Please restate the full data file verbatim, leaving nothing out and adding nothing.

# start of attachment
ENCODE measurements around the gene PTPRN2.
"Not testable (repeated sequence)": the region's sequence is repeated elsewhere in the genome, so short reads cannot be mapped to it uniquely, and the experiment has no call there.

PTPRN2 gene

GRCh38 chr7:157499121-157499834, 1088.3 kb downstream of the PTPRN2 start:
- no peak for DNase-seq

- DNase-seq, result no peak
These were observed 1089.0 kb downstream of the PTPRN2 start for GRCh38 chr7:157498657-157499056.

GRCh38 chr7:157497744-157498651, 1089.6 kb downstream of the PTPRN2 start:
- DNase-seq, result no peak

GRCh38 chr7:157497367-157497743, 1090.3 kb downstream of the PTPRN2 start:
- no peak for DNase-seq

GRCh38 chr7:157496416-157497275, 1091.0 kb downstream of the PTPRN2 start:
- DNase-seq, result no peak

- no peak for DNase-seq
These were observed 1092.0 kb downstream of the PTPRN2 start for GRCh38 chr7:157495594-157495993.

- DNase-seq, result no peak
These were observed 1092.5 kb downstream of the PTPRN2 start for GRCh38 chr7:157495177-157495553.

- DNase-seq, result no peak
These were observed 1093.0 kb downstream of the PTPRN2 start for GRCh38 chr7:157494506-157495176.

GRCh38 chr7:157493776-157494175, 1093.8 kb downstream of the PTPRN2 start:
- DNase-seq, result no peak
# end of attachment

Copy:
ENCODE measurements around the gene PTPRN2.
"Not testable (repeated sequence)": the region's sequence is repeated elsewhere in the genome, so short reads cannot be mapped to it uniquely, and the experiment has no call there.

PTPRN2 gene

GRCh38 chr7:157499121-157499834, 1088.3 kb downstream of the PTPRN2 start:
- no peak for DNase-seq

- DNase-seq, result no peak
These were observed 1089.0 kb downstream of the PTPRN2 start for GRCh38 chr7:157498657-157499056.

GRCh38 chr7:157497744-157498651, 1089.6 kb downstream of the PTPRN2 start:
- DNase-seq, result no peak

GRCh38 chr7:157497367-157497743, 1090.3 kb downstream of the PTPRN2 start:
- no peak for DNase-seq

GRCh38 chr7:157496416-157497275, 1091.0 kb downstream of the PTPRN2 start:
- DNase-seq, result no peak

- no peak for DNase-seq
These were observed 1092.0 kb downstream of the PTPRN2 start for GRCh38 chr7:157495594-157495993.

- DNase-seq, result no peak
These were observed 1092.5 kb downstream of the PTPRN2 start for GRCh38 chr7:157495177-157495553.

- DNase-seq, result no peak
These were observed 1093.0 kb downstream of the PTPRN2 start for GRCh38 chr7:157494506-157495176.

GRCh38 chr7:157493776-157494175, 1093.8 kb downstream of the PTPRN2 start:
- DNase-seq, result no peak